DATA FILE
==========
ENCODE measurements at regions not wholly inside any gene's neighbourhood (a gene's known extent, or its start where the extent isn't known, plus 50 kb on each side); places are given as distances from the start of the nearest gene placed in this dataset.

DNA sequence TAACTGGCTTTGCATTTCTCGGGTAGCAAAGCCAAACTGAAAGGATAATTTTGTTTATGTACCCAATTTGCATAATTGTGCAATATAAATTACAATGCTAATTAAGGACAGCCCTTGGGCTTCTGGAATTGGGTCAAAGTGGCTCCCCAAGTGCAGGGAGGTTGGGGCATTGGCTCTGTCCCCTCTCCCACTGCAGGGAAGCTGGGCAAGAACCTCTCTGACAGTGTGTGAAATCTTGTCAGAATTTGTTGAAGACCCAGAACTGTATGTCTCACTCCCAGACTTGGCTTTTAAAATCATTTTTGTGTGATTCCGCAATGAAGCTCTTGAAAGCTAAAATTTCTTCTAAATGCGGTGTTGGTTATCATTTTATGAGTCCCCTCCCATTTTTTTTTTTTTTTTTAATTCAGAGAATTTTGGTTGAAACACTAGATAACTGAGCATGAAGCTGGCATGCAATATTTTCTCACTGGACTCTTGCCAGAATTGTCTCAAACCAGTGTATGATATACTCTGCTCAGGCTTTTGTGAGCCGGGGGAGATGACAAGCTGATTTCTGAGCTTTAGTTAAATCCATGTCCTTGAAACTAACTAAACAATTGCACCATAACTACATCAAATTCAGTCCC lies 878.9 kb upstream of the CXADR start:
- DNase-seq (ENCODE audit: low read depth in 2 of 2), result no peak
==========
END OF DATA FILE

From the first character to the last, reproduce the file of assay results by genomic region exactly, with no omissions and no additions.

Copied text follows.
ENCODE measurements at regions not wholly inside any gene's neighbourhood (a gene's known extent, or its start where the extent isn't known, plus 50 kb on each side); places are given as distances from the start of the nearest gene placed in this dataset.

DNA sequence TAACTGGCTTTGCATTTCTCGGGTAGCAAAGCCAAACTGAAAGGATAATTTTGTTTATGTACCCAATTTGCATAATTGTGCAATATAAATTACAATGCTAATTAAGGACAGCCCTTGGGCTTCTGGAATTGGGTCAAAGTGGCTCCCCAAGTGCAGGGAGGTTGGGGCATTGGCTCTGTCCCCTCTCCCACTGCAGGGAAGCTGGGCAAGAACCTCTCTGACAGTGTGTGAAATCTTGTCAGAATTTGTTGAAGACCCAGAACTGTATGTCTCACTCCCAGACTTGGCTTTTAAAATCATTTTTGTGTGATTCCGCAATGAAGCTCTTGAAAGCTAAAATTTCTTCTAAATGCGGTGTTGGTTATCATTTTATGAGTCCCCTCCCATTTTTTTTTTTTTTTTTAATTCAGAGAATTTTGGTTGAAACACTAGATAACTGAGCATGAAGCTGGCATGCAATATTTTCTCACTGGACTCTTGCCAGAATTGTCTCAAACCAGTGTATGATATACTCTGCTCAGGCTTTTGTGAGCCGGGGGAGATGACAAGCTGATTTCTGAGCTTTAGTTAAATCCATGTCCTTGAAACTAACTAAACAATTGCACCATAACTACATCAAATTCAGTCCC lies 878.9 kb upstream of the CXADR start:
- DNase-seq (ENCODE audit: low read depth in 2 of 2), result no peak